Residential Curriculum

SHaRE Residential Curriculum

Optimal student learning is co-curricular, consisting of both classroom education and personal growth.  Student Housing and Residential Education (SHaRE) facilitates this co-curricular learning through the implementation of a highly intentional residential curriculum focused on student learning that is outcome based and sequential. It is grounded in the mission and values of the University, the Division of Student Life, and the SHaRE department. The curriculum embodies the values of the Jesuit Catholic tradition and seeks to foster learning centered in the Division’s Ethic of Care; teaching students to care for themselves, care for others, and care for this place.  Below is an overview of the educational priority statement, distinct learning goals, and specific student learning outcomes that comprise the residential curriculum.

Educational Priority Statement

Student Housing and Residential Education engages the community in collaborative and transformative educational experiences that promote socially conscious values, academic achievement, and the development of the whole scholar.

Learning Goals

Education is not confined to the classroom and there is ample opportunity to learn about oneself, each other, and the community by living on campus. Therefore we consider all students in our halls to be resident scholars. Throughout the residential experience, it is our hope that these resident scholars will participate in and take ownership of their own learning in four key areas. These are:

  • Individual Development
  • Community Involvement
  • Social Justice Values
  • Educational Engagement


Each will be described in greater detail below.

Individual Development

Individual development is a reflective and connected process of understanding who and how one is in the world. Through realistic self-appraisal, the Jesuit practice of discernment, and interaction with others, resident scholars will become more socially and emotionally aware. Foundational to holistic wellness is each person’s exploration, formation, and articulation of one’s identities and values.

As a result of living on campus, resident scholars will be able to:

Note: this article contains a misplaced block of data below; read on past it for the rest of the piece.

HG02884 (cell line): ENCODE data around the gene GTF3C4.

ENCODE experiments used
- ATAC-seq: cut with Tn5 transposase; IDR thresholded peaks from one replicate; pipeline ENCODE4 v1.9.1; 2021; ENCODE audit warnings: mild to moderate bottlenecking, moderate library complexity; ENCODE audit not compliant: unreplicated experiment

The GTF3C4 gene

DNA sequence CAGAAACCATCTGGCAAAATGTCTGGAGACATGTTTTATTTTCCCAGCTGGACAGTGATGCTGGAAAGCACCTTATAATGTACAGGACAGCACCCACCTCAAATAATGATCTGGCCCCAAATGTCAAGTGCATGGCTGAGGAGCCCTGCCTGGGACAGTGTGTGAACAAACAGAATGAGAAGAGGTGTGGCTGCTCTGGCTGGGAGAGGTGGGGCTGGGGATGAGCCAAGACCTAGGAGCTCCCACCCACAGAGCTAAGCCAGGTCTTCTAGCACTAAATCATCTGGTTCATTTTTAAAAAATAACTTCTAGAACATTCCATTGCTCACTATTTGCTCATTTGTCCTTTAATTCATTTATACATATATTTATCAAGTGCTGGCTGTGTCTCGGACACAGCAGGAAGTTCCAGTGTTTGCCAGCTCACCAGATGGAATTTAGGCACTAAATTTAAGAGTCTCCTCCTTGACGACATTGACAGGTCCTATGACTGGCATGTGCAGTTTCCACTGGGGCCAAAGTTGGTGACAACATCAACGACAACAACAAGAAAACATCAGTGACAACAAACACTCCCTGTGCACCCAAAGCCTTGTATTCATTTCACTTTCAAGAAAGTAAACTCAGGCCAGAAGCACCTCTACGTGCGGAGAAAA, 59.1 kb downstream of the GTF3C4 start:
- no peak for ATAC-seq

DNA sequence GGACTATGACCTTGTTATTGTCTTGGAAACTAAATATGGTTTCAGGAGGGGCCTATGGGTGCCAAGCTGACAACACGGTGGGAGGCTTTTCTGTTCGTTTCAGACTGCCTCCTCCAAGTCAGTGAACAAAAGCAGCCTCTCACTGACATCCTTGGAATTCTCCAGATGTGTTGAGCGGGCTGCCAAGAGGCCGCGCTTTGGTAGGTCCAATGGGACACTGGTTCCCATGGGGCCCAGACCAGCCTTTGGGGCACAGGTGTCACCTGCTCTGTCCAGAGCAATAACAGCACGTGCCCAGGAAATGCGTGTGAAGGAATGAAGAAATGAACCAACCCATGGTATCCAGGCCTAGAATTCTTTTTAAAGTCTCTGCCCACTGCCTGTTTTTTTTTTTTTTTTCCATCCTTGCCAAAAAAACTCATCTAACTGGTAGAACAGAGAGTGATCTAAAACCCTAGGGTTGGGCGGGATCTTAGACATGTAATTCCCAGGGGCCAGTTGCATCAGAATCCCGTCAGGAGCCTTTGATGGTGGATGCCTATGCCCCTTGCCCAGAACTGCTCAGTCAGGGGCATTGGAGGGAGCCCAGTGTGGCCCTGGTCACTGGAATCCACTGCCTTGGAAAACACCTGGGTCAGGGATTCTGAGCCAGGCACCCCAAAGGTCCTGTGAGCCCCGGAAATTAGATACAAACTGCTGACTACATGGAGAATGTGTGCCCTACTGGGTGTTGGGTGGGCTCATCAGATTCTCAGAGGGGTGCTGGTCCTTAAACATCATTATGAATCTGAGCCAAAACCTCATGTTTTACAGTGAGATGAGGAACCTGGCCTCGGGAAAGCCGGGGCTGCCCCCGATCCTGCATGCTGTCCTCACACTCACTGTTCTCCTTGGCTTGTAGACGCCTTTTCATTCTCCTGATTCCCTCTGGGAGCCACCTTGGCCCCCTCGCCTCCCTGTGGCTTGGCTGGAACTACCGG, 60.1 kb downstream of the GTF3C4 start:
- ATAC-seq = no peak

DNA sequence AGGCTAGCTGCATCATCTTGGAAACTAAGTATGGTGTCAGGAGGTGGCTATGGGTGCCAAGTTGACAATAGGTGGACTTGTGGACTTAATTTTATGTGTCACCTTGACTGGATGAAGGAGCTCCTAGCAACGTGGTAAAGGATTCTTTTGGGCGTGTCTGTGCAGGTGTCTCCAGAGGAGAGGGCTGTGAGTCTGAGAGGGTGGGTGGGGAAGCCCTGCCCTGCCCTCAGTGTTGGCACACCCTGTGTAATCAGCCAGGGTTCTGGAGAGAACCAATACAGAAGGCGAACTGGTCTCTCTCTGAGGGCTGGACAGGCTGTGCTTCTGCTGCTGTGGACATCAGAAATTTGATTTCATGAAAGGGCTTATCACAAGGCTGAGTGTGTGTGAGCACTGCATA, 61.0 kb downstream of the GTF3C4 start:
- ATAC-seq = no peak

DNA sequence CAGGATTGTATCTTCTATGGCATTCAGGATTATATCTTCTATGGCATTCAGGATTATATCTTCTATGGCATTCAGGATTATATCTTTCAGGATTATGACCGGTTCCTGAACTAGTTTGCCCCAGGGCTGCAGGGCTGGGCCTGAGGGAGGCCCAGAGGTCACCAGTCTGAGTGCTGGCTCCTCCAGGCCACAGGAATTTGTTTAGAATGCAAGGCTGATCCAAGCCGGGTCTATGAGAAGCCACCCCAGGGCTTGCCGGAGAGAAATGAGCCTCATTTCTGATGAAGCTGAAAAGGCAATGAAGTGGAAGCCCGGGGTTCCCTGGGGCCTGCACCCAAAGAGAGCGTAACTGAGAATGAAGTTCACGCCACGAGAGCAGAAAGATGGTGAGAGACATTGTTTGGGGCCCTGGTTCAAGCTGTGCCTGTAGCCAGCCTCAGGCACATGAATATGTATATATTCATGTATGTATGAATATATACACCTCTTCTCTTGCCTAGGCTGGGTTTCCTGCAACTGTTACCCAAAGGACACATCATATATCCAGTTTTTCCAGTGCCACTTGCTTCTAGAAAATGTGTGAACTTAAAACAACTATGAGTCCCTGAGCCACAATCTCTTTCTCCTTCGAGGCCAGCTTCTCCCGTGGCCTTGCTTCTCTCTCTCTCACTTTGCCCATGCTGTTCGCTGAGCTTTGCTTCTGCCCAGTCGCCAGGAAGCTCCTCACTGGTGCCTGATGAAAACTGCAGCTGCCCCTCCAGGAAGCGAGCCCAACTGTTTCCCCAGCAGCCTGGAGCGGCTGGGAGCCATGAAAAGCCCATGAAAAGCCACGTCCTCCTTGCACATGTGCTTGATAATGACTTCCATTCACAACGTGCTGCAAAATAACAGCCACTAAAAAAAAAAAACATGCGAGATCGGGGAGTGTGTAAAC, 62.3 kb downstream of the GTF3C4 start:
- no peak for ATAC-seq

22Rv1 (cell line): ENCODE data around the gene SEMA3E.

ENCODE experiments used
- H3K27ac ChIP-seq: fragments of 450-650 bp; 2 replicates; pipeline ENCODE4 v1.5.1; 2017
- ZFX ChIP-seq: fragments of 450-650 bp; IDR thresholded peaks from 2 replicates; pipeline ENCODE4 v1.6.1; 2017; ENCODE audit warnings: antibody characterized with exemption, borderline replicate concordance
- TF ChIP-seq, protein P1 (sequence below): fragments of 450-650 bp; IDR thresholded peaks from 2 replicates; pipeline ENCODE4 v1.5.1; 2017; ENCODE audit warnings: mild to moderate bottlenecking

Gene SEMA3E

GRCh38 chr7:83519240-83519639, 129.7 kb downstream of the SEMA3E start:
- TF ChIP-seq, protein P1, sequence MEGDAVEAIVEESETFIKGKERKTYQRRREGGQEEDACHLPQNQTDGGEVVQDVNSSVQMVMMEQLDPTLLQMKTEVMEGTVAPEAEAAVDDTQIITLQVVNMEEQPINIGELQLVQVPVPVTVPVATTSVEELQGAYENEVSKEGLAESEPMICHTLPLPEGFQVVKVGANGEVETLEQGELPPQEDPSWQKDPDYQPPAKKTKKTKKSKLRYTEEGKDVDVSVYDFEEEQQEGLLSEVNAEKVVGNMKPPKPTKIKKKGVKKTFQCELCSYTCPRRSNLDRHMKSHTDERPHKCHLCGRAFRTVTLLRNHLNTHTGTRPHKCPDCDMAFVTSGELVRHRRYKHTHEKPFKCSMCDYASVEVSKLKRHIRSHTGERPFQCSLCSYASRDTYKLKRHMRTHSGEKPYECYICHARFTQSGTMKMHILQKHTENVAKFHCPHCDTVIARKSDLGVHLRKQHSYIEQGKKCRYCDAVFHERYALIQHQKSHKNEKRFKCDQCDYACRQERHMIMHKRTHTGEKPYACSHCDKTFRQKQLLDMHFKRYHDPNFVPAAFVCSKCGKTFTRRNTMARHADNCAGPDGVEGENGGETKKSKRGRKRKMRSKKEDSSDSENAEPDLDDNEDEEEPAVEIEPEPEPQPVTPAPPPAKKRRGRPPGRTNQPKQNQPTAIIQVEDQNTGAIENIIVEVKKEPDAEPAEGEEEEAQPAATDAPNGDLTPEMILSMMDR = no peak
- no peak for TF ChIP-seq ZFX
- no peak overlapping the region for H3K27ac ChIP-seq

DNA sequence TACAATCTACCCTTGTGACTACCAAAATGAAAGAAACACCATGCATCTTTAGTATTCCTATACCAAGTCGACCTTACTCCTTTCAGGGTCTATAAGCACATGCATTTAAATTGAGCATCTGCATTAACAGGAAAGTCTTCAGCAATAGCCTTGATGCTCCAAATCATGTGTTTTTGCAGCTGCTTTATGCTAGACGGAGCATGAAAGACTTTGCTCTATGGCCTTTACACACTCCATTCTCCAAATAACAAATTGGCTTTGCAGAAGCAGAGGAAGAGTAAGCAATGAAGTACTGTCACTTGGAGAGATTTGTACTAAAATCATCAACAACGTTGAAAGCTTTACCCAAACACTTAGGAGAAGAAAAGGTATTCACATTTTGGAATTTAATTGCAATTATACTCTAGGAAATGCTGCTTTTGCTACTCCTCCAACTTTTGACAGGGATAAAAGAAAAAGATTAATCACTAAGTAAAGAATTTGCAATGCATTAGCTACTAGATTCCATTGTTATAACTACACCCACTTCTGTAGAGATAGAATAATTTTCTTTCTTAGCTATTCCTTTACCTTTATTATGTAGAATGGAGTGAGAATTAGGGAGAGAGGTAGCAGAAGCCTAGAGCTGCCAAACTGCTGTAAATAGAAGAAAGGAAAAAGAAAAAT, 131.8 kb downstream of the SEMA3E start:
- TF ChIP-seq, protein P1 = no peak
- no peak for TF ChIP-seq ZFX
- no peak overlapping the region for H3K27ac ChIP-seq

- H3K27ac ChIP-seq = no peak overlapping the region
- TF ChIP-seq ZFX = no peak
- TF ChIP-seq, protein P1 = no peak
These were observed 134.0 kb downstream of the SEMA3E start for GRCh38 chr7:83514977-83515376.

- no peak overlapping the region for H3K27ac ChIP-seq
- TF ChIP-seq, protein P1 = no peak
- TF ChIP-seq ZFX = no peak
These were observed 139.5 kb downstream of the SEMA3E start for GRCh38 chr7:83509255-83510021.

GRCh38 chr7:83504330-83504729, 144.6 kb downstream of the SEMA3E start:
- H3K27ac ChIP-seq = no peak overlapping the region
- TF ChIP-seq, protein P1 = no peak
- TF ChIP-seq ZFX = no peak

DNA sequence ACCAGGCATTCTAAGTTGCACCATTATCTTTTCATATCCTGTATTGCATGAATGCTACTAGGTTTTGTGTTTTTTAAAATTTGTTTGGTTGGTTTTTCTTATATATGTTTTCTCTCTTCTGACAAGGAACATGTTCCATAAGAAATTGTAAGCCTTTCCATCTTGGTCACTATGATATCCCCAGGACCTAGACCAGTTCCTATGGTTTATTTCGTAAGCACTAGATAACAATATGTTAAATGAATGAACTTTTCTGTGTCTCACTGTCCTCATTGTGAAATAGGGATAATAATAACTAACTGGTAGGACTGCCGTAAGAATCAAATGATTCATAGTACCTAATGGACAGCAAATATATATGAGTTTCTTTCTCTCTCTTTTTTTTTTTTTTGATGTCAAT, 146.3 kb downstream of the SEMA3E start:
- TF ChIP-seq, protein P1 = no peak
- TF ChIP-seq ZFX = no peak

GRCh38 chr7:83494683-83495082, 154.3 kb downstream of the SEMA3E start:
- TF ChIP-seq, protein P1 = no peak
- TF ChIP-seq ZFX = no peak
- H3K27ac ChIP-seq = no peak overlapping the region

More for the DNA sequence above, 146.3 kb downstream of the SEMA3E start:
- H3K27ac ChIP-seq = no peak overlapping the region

Outcome Knowledge Comprehension Application
Examine their personal values and ethics Define basic tenets of their values and ethics Articulate how their families and social networks have influenced and continue to affect their worldview and values Connect their values and ethics to their academic, personal and vocational aspirations
Explore their social identities and relationships Name their identities Articulate how their identities affect their relationships with others Discuss traits and characteristics they seek in others when building future relationships
Learn how to cope with transition and change Recall key transitional events in their past Identify ways in which they dealt with past transition Predict future transitions and apply learned coping strategies
Gain emotional awareness Recognize emotions when they are present Identify personal and environmental interactions that trigger emotional responses Articulate personal emotions to others using “I” statements and develop other emotional management strategies
Identify and implement ways to maintain physical, mental, and spiritual wellness Identify key items necessary for personal happiness and fulfillment Explore wellness practices that related to personal needs and goals Establish a wellness plan that allows for balance and success
Gain an understanding of money management and financial literacy Identify current and future income and expense amounts Explore financial aid and other resources (credit cards, etc.) as well as employment opportunities and cost-saving measures Develop a fiscally responsible, adaptable budget and long term (4-year) plan for implementation

Community Involvement

Resident scholars engage in community and benefit from experiences that prepare them to be socially responsible citizens. Community members develop respectful interpersonal relationships and a sense of belonging through the modeling of integrity, honesty, fairness, and inclusivity. By living in community, resident scholars embody reflective, ethical practice and demonstrate the Jesuit value of acting as “people for and with others” in their current and future leadership.

As a result of living on campus, resident scholars will be able to: